September 25, 2004

Berman on Che

I read everything Paul Berman writes. This, from his article in Slate:

The cult of Ernesto Che Guevara is an episode in the moral callousness of our time. Che was a totalitarian. He achieved nothing but disaster. Many of the early leaders of the Cuban Revolution favored a democratic or democratic-socialist direction for the new Cuba. But Che was a mainstay of the hardline pro-Soviet faction,

I remember wearing a Che t-shirt when I was a kid. The graphic was easy and appealing to a kid who liked to draw people. The image was simple as outline implied volume, the graphic appeal when simplicity implies complexity. I remember thinking of him as an expression of good qualities, something like independence, strength, integrity, freedom, a macho virtue with a conscience... how wrong I was. Clueless.

Here's s'more from the Slate article:

The modern-day cult of Che blinds us not just to the past but also to the present. Right now a tremendous social struggle is taking place in Cuba. Dissident liberals have demanded fundamental human rights, and the dictatorship has rounded up all but one or two of the dissident leaders and sentenced them to many years in prison. Among those imprisoned leaders is an important Cuban poet and journalist, Ra?l Rivero, who is serving a 20-year sentence. In the last couple of years the dissident movement has sprung up in yet another form in Cuba, as a campaign to establish independent libraries, free of state control; and state repression has fallen on this campaign, too.

These Cuban events have attracted the attention of a number of intellectuals and liberals around the world. V?clav Havel has organized a campaign of solidarity with the Cuban dissidents and, together with Elena Bonner and other heroic liberals from the old Soviet bloc, has rushed to support the Cuban librarians. A group of American librarians has extended its solidarity to its Cuban colleagues, but, in order to do so, the American librarians have had to put up a fight within their own librarians' organization, where the Castro dictatorship still has a number of sympathizers. And yet none of this has aroused much attention in the United States, apart from a newspaper column or two by Nat Hentoff and perhaps a few other journalists, and an occasional letter to the editor. The statements and manifestos that Havel has signed have been published in Le Monde in Paris, and in Letras Libres magazine in Mexico, but have remained practically invisible in the United States. The days when American intellectuals rallied in any significant way to the cause of liberal dissidents in other countries, the days when Havel's statements were regarded by Americans as important calls for intellectual responsibility?those days appear to be over.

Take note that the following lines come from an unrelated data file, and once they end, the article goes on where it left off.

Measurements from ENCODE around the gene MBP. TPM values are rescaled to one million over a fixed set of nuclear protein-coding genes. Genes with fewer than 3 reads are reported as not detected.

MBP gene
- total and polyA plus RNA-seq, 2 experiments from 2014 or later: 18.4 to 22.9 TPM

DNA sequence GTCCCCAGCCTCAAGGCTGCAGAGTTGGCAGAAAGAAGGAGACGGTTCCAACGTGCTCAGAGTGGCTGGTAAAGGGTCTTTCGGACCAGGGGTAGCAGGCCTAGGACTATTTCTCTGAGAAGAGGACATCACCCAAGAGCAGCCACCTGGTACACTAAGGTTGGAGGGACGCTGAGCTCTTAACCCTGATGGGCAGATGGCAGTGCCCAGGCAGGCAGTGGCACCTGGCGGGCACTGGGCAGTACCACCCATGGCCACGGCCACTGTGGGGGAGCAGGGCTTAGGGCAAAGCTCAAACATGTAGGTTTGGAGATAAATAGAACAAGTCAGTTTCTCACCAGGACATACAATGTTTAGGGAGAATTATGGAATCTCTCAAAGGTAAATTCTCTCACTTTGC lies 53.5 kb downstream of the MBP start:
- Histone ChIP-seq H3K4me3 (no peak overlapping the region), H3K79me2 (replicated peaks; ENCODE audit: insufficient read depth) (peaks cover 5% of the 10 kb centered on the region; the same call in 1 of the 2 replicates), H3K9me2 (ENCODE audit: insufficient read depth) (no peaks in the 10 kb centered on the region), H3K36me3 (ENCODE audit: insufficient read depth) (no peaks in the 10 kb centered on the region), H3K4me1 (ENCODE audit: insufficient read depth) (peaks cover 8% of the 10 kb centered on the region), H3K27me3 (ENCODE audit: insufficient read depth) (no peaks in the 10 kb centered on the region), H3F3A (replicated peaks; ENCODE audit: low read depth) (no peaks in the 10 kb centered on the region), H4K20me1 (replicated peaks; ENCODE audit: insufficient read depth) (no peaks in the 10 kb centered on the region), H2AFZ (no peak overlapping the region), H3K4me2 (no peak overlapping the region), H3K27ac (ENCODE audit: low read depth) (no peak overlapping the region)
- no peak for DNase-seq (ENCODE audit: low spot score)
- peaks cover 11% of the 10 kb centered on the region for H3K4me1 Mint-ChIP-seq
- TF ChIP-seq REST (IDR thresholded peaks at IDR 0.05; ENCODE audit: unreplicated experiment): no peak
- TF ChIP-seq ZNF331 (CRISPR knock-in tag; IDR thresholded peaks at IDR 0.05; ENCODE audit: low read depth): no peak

I wonder if people who stand up to cheer a hagiography of Che Guevara, as the Sundance audience did, will ever give a damn about the oppressed people of Cuba?will ever lift a finger on behalf of the Cuban liberals and dissidents. It's easy in the world of film to make a movie about Che, but who among that cheering audience is going to make a movie about Ra?l Rivero?

This is the t-shirt I should have worn when I was a kid:

The blogger Merde in France has a more cutting comment on the cult of Che.

UPDATE: Go Aznar:

He spoke at a meeting of the International Committee for Democracy in Cuba, which is examining ways to support resistance to Fidel Castro's regime

Participants highlighted the case of Raul Rivero, a dissident journalist and author who was arrested in March 2003 along with 74 others in a crackdown on the opposition.

"There's nothing to justify that people like Raul Rivero should be imprisoned just because they wrote a critical poem against a dictator," Aznar said.

UPDATE2: Check out this 1967 Guardian Article on Che, the last eye witness.

UPDATE3: This post from Bad Hair Blog sums it all up pretty well:

Now we have a romanticized story coming to a cinema near you, telling us of Che's "strength and tenderness", along with articles from his loving daughter in the newspaper of record. No less obscene than the worst pornography, the lyrical and beautiful film's become a Sundance Festival and Cannes Festival success. How ironic that the film synopsis reads "Their experiences at the colony awaken within them the men they will later become by defining the ethical and political journey they will take in their lives".

It is estimated that Che Guevara sent to the firing squads some 15,000 Cubans. Untold number of people died in Cuba, Central America, Bolivia and Congo from his guerrila wars. The real number might never be known.

No movie will be made from their stories.
Posted by Dennis at September 25, 2004 10:37 AM

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